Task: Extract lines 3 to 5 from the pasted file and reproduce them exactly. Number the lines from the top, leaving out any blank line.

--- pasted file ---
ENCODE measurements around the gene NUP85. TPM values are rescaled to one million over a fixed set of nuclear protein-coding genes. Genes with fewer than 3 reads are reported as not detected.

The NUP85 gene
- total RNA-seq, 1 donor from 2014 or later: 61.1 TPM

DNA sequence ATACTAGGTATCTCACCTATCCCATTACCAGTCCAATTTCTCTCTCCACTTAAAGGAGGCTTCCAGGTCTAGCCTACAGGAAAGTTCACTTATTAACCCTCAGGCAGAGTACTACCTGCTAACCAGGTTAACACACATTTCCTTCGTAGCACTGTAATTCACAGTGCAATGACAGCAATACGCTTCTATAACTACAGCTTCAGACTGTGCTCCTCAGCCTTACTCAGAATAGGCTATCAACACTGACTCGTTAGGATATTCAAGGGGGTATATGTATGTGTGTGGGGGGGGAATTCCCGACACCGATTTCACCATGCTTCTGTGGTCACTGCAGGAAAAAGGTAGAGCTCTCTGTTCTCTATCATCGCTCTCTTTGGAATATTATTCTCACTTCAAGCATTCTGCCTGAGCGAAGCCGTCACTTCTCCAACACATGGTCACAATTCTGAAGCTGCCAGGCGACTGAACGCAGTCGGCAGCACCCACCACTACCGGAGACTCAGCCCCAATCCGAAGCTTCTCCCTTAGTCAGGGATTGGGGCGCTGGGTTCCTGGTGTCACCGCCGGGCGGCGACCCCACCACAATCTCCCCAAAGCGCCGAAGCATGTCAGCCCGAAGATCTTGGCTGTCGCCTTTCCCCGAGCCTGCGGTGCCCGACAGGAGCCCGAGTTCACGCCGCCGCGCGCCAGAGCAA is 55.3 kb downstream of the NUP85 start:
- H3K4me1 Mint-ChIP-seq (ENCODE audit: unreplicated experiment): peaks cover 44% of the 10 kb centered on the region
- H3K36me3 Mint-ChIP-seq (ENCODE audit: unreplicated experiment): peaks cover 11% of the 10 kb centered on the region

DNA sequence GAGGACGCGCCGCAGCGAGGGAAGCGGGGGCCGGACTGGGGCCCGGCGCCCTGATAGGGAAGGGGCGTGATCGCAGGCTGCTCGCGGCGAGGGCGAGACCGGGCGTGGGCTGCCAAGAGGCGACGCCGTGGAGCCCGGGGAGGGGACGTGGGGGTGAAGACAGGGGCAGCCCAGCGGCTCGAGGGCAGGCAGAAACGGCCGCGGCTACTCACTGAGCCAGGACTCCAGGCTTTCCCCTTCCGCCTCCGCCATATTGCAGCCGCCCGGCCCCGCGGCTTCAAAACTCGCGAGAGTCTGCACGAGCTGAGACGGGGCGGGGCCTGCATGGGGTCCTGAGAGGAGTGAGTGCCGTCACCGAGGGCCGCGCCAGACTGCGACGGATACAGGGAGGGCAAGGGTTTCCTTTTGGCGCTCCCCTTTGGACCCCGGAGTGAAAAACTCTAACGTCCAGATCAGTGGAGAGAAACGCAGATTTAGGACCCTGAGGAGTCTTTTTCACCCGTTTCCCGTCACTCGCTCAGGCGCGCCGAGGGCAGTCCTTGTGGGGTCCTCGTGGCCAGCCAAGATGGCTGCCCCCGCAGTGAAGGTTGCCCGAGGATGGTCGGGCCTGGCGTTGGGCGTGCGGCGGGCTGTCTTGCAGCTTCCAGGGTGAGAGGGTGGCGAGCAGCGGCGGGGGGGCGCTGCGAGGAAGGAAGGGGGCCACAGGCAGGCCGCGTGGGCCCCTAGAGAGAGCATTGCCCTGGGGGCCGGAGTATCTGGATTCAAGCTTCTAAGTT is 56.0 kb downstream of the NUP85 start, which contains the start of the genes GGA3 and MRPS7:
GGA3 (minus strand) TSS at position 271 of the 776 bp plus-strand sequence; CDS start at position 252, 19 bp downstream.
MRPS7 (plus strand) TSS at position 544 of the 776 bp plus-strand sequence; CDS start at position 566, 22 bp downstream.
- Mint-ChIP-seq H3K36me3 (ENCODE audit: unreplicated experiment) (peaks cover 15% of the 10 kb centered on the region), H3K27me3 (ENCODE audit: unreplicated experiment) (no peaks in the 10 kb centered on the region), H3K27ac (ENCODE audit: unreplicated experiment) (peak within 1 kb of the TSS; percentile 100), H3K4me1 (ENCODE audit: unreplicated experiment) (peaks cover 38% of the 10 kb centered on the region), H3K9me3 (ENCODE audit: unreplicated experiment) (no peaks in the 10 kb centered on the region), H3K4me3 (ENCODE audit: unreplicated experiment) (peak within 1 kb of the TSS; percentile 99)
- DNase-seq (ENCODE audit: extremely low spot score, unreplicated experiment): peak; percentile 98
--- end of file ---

- total RNA-seq, 1 donor from 2014 or later: 61.1 TPM

DNA sequence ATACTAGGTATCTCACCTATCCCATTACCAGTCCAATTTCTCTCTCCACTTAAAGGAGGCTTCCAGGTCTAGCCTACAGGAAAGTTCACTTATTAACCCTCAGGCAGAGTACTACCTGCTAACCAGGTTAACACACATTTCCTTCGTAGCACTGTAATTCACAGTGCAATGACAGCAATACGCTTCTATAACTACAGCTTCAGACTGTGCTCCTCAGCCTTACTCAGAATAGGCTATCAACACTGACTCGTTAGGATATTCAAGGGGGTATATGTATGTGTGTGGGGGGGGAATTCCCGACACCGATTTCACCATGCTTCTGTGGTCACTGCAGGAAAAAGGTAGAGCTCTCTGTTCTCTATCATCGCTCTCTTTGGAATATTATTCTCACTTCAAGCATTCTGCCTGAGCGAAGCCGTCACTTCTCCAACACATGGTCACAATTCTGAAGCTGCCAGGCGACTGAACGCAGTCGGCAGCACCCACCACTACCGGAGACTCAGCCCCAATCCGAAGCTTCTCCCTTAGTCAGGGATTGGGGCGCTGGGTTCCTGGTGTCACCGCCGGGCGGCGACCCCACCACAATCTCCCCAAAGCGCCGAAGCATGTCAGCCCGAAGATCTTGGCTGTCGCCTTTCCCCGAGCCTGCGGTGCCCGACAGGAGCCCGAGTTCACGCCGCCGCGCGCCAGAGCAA is 55.3 kb downstream of the NUP85 start:
- H3K4me1 Mint-ChIP-seq (ENCODE audit: unreplicated experiment): peaks cover 44% of the 10 kb centered on the region